The Unspoken Discrimination in the Workplace (Part 1)
What if you were not hired because of your appearance? Or, what if you were looked over for a promotion because you were not considered appealing by societal standards? The is the unspoken or silent discrimination that happens in the workplace, also know as weight or obesity discrimination. A surprising fact, this sort of discrimination is still legal in nearly all parts of the world. However, for now we will stick to the United States of America. In the US, characteristics including race, gender, religion, and sexual orientation and identity or protected classes under law. Employers are prohibited from discriminatory employment practices when it comes to these protected classes. However, with a few tiny exceptions, this is not the case for weight.
Would you believe me if I told you that 49 states have no laws of any kind prohibiting weight discrimination? So which state does have a law, well that would be Michigan! Additionally, Washington DC, San Francisco, Madison (WC), and
Binghamton (NY) are the few cities that have implemented an appearance law that prohibits employers from any hiring and employment discrimination practices. I took on the research of this topic because I have seen this type of discrimination against an employee. I noticed the difference in treatment of those that are of “normal weight” and “overweight”.
This type of discrimination may happen openly or behind the scenes. With no law in place for employees, it is hard to file any sort of claim in court. The only argument a person may have is if it is considered a disability, then you get into the Americans with Disabilities Act (ADA). This act covers individuals with a disability from discrimination. However, obesity alone is not a disability. There are different bills circulating in various states to classify weight in the same categories that are covered in Title VII of the Civil Rights Act. This act prohibits discrimination against race, gender, color, religion, sexual orientation, and nationality. I believe protection should be covered under State and Federal law. Appearance does not stop a person from exceling in their work; therefore, employers should not hold a bias against anyone that is identified as being overweight.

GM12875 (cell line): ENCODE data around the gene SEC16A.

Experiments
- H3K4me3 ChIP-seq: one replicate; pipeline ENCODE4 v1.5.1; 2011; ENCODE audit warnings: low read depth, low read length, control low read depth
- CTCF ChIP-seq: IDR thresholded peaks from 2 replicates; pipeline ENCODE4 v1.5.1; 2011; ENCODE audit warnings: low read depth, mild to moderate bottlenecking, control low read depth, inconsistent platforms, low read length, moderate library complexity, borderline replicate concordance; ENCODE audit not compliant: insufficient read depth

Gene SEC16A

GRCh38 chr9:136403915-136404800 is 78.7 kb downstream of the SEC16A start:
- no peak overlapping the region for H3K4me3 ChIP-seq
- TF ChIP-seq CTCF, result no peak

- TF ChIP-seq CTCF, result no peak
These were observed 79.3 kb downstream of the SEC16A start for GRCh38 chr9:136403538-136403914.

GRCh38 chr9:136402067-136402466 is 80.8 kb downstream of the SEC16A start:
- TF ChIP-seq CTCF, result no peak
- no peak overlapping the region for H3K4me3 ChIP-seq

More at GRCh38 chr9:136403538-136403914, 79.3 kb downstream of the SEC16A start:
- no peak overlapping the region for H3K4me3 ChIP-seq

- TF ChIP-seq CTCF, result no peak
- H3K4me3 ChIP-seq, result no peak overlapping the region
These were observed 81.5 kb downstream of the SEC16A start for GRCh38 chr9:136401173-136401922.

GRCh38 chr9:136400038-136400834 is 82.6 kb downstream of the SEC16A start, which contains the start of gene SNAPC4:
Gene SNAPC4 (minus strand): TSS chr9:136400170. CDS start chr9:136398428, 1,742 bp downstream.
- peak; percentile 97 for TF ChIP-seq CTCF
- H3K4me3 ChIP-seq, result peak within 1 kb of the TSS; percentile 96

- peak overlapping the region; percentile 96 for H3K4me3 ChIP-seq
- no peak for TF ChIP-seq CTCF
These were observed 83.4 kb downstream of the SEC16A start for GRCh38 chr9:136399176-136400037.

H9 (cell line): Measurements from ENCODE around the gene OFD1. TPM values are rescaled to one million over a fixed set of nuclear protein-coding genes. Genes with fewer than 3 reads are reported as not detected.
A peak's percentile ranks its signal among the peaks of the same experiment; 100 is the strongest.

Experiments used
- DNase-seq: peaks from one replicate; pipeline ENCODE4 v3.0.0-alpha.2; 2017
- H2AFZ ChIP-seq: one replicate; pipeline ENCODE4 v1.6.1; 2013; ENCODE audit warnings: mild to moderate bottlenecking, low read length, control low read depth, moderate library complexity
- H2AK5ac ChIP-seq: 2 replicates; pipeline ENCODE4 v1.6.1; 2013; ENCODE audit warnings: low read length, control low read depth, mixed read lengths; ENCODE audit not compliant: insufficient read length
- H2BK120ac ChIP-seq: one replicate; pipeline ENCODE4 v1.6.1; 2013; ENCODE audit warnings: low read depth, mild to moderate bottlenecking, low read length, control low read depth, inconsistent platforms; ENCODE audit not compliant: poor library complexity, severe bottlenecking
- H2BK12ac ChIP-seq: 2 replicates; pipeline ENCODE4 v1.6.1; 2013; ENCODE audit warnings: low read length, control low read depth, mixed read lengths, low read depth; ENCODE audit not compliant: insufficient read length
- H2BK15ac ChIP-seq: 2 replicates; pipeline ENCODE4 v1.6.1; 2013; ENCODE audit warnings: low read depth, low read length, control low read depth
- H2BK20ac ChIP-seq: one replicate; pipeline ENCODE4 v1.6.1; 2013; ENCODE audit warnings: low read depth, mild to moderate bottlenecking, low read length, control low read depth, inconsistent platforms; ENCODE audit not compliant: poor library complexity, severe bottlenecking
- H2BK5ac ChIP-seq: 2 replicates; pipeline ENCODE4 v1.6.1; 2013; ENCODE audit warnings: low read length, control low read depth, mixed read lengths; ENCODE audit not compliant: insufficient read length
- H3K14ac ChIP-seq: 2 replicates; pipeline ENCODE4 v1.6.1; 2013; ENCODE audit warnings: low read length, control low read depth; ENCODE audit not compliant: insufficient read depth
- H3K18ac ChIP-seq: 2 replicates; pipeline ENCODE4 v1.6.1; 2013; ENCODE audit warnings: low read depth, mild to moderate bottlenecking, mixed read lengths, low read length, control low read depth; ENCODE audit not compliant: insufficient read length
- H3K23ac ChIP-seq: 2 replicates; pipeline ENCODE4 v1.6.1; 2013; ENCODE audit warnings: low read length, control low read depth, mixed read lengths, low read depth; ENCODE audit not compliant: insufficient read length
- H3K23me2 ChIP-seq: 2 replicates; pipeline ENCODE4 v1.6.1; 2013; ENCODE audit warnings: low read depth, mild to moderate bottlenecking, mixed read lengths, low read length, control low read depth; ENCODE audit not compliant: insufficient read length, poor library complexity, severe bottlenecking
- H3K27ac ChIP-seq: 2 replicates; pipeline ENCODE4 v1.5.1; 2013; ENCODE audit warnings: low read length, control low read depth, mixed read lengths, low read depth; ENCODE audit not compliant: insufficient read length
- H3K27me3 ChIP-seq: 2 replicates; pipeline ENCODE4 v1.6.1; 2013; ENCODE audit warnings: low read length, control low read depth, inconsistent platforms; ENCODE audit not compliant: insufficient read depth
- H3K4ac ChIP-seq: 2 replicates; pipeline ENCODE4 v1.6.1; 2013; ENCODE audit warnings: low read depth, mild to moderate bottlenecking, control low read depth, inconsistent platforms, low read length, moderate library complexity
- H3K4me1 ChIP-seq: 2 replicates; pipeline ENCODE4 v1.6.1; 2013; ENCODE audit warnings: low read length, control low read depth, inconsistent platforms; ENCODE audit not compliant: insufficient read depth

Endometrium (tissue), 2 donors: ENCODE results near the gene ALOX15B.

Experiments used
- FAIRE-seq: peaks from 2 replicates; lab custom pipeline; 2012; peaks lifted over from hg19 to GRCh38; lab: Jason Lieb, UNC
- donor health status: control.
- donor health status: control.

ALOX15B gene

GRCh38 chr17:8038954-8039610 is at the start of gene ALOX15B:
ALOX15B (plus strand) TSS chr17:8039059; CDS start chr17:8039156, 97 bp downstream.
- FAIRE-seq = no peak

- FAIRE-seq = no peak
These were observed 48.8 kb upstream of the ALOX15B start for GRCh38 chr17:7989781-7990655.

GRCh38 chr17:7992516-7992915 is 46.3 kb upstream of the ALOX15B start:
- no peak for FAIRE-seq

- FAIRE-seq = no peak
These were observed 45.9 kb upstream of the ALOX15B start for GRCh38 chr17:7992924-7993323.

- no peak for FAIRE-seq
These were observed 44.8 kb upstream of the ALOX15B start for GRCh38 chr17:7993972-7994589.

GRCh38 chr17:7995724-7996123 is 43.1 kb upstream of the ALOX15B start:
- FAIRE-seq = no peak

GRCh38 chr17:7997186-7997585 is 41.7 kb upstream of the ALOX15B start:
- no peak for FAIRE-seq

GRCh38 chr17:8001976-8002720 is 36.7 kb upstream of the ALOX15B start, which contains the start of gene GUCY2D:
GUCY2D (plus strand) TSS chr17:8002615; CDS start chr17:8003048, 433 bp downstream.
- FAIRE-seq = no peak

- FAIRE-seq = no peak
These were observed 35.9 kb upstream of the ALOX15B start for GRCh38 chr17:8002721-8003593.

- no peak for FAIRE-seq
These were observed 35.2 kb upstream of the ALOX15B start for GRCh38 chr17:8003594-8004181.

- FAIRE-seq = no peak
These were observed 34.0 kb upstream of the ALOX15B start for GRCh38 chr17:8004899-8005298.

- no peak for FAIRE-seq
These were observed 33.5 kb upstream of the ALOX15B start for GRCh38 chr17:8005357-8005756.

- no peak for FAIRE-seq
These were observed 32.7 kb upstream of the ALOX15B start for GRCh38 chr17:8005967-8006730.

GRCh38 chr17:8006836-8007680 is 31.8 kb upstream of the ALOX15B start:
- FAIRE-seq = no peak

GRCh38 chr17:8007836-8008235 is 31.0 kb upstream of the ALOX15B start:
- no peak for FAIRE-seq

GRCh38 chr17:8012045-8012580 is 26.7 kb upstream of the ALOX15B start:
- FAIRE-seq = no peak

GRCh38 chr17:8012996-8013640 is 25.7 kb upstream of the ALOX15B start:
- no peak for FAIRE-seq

It is unfortunate that a person’s conscious or unconscious bias can negatively impact an obese worker’s experience. Individuals that are deemed obese are overlooked and judged. A 2008 study completed by Rebecca Puhl revealed that overweight job applicants are viewed as being less conscientiousness, less agreeable, less emotionally stable, and less extraverted than their ‘normal-weight’ counterparts (Yu, 2022). Additionally, because these practices and ideas are in place it causes exclusion for obese workers in areas such as promotions, recognition, special projects, and client-facing work. Imagine how mentally draining this is for an employee. A person can be the most productive or considered the subject-matter expert for their department, but because of their weight opportunities are not available to them. To help combat this bias organizations can create a culture that
is more inclusive. An organization can help change the narrative by ensuring policies and practices are in place that prevent this sort of discrimination. Diversity, Equity, and Inclusion initiatives should create an experience in which all members of the organization are treated and seen fairly. In a series of blog posts, I will discuss the legal ramifications around weight discrimination, the negative impact it has on employees and solutions organizations can implement to eliminate obesity bias.
Have you ever witnessed or experienced weight discrimination?
Copy of Paper linked here: Tameka Lockhart-Spann-Weight Discrimination in the Workplace.pdf
Yu, A. (2022). The Unspoken Weight-Discrimination Problem at Work. BBC. Retrieved on November 20, 2022 from, https://www.bbc.com/worklife/article/20220411-the-unspoken-weight-discrimination-problem-at-work
The Unspoken Discrimination in the Workplace (Part 1) © 2022 by Tameka Lockhart-Spann is licensed under CC BY 4.0